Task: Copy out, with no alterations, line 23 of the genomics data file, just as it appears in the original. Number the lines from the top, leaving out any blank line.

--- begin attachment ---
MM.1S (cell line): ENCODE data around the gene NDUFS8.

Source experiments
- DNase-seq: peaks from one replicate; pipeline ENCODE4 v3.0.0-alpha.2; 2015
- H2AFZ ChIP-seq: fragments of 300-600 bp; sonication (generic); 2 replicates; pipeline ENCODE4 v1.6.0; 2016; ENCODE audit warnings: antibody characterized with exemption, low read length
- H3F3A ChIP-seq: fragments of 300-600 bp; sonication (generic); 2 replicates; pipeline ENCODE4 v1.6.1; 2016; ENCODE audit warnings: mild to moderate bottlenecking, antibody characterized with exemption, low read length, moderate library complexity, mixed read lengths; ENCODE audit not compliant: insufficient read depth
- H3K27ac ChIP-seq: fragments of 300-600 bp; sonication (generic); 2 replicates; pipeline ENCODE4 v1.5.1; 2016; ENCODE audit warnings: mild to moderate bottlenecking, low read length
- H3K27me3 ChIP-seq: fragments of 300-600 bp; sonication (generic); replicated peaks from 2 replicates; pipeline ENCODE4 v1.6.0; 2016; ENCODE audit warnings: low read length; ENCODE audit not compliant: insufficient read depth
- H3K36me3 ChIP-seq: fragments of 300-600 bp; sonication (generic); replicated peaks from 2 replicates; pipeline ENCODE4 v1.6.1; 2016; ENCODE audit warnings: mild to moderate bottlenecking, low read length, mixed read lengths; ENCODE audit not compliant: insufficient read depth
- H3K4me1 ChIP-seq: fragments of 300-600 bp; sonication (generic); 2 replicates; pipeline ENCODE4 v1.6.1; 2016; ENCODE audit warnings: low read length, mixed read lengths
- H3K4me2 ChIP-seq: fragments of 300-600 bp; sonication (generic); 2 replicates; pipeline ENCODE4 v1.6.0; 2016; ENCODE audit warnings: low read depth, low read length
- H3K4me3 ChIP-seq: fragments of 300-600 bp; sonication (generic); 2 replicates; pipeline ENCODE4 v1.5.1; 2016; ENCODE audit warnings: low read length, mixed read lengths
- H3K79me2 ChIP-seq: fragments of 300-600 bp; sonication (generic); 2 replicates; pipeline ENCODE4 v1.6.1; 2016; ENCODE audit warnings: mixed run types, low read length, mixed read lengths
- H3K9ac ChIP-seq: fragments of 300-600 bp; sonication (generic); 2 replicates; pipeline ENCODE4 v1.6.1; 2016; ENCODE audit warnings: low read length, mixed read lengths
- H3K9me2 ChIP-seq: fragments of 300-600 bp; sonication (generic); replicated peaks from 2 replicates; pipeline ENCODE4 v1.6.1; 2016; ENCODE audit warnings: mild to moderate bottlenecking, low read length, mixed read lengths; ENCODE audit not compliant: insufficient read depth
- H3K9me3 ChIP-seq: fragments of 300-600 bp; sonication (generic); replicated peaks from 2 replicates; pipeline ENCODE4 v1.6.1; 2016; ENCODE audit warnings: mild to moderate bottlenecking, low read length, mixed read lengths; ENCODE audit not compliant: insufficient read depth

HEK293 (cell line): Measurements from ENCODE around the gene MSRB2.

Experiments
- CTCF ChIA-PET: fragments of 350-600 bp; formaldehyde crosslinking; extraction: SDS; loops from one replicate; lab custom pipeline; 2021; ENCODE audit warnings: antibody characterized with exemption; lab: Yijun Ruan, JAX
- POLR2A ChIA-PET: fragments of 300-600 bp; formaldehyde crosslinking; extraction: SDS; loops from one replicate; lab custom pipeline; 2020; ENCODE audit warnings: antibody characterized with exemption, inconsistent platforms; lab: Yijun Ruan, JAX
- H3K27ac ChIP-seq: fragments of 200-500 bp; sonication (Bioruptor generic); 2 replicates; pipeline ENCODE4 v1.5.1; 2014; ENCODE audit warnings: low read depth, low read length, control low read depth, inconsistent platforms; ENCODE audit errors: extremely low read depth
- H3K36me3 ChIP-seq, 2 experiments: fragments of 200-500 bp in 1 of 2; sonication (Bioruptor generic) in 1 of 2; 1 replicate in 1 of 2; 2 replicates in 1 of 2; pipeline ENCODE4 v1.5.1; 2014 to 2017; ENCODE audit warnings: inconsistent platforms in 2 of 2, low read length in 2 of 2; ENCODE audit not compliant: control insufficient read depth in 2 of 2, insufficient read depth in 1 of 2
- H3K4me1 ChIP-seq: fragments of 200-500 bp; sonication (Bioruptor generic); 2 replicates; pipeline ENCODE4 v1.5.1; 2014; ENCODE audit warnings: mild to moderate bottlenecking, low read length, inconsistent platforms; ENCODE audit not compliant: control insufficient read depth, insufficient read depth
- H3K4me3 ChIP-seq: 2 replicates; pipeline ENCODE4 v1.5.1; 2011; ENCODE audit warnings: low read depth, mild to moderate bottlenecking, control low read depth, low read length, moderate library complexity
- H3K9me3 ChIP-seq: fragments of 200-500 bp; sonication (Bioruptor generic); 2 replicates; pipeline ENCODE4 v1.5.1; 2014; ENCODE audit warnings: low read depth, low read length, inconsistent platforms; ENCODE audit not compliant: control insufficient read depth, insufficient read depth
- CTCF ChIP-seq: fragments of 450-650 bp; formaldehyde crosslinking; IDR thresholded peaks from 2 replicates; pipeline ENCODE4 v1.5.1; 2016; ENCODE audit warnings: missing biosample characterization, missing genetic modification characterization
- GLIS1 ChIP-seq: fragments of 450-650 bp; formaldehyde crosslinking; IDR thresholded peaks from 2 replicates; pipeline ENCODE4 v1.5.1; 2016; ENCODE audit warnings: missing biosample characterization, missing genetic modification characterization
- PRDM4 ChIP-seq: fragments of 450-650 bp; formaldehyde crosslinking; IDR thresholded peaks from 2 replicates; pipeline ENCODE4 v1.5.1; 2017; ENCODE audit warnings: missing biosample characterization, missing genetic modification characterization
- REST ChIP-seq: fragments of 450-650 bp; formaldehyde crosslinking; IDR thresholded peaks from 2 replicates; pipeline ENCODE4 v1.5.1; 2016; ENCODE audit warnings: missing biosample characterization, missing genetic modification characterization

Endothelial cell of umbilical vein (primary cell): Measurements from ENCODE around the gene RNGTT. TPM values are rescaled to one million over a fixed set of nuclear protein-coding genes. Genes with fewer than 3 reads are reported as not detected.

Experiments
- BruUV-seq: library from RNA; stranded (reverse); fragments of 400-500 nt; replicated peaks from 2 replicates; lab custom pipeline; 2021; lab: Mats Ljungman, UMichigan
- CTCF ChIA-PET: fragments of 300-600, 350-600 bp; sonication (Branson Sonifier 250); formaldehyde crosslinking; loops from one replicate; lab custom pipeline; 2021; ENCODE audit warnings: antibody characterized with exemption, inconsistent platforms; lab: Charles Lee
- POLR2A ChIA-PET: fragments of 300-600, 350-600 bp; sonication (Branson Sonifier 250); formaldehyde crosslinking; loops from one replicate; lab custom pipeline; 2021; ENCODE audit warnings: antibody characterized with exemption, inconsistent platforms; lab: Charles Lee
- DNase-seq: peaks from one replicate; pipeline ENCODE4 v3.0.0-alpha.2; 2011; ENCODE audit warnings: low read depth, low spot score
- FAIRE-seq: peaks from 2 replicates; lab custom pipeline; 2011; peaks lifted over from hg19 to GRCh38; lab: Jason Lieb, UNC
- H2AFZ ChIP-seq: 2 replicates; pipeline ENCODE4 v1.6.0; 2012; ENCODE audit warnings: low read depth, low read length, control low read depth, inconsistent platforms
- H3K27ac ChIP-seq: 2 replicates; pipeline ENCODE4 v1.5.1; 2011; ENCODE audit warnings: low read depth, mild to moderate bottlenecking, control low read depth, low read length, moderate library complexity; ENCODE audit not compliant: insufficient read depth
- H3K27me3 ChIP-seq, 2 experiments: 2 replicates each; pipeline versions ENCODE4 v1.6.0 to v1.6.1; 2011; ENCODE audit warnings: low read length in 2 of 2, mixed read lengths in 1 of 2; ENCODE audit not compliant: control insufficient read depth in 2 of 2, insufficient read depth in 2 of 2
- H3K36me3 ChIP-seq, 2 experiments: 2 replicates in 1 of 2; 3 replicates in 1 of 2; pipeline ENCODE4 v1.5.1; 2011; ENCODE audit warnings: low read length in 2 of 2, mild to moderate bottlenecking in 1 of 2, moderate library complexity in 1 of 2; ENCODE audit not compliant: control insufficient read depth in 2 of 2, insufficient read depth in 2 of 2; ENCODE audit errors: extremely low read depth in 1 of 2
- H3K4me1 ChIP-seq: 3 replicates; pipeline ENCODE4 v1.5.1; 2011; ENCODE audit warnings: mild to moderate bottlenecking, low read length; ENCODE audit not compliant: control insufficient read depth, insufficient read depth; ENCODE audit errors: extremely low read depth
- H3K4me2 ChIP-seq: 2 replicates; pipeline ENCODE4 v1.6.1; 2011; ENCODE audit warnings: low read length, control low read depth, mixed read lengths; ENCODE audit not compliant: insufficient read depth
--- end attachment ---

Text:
- H3K4me3 ChIP-seq: 2 replicates; pipeline ENCODE4 v1.5.1; 2011; ENCODE audit warnings: low read depth, mild to moderate bottlenecking, control low read depth, low read length, moderate library complexity